• religion in PoW camps

    As the Second World War ended, German PoW in most camps in Britain showed an increased interest in religion. The Church appeared to be the only institution left in their shattered world to offer any hope of security, but when that promise failed to materialise their interest in religion waned.

    This upsurge in religion was not seen in camps with a strong re-educational focus. There, prisoners faced the future rationally and looked for different ways to solve their problems. As PoW at Featherstone Park wrote in their camp newspaper in October 1946,

    'Innumerable decent Germans broke down when their Fatherland collapsed. They want nothing to do with the Christian Church. In their view Christianity, as practised in the world today, is dishonest and hypocritical. It does not mean that these men reject the Christian ethic as such; but they doubt very much whether it can be realised.'

    At about this time a new Commandant took charge of their camp. He shared the religious outlook of many of his fellow-Commandants in other camps, which was that as the Nazi was an anti-Christ, religion could be a means of eradicating National Socialism. Many of these Commandants allocated an individual hut to a priest and supported the building of a chapel.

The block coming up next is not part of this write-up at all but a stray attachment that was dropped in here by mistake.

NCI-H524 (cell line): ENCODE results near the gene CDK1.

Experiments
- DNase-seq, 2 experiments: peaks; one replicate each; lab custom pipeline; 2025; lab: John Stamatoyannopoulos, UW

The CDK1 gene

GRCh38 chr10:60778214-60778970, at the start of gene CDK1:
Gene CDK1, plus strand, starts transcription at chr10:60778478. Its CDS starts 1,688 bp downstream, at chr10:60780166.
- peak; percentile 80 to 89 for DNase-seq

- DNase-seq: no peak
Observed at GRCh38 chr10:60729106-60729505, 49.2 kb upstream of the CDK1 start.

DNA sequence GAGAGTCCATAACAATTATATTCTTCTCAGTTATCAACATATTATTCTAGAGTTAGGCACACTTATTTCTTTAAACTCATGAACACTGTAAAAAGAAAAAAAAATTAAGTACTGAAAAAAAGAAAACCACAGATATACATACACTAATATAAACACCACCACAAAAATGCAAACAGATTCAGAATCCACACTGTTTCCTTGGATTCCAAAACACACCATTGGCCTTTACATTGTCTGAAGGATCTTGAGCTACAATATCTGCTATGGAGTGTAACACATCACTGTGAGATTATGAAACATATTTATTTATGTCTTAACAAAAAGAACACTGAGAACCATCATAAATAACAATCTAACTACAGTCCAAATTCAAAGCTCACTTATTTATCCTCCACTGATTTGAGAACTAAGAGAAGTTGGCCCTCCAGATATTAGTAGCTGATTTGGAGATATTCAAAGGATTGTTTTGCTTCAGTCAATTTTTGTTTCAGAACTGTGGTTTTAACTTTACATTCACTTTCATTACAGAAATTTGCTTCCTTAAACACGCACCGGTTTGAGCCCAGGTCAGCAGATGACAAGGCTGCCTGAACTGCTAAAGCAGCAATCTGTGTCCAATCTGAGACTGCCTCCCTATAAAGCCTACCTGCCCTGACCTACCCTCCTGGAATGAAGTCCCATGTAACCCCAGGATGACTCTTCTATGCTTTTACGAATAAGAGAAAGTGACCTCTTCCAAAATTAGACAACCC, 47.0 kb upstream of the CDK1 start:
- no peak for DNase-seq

At Featherstone Park, the new Commandant asked one of the PoW, who was an architect, to design a chapel from a Nissen hut. The finished design echoed that of a Bavarian timber church and work began on the building. Woodwork was carried out by some of the prisoners, the smithy in the camp provided the wrought iron, and other PoW worked as bricklayers, painters and decorators.

    War-time difficulties in finding building materials, together with the severe weather of the winter of 1946/47 in the north of England, delayed completion - but the chapel was finally ready for consecration on 21 April 1947. Herbert Sulzbach enjoyed the afternoon event.

    'The chapel is superb – but useless. It is only the Commandant's show-piece. The Bishop of Newcastle was here, as well as local clergy and civilians from Newcastle. We were twenty for lunch and thirty for tea!'

    (photo: the chapel at Featherstone Park PoW camp)


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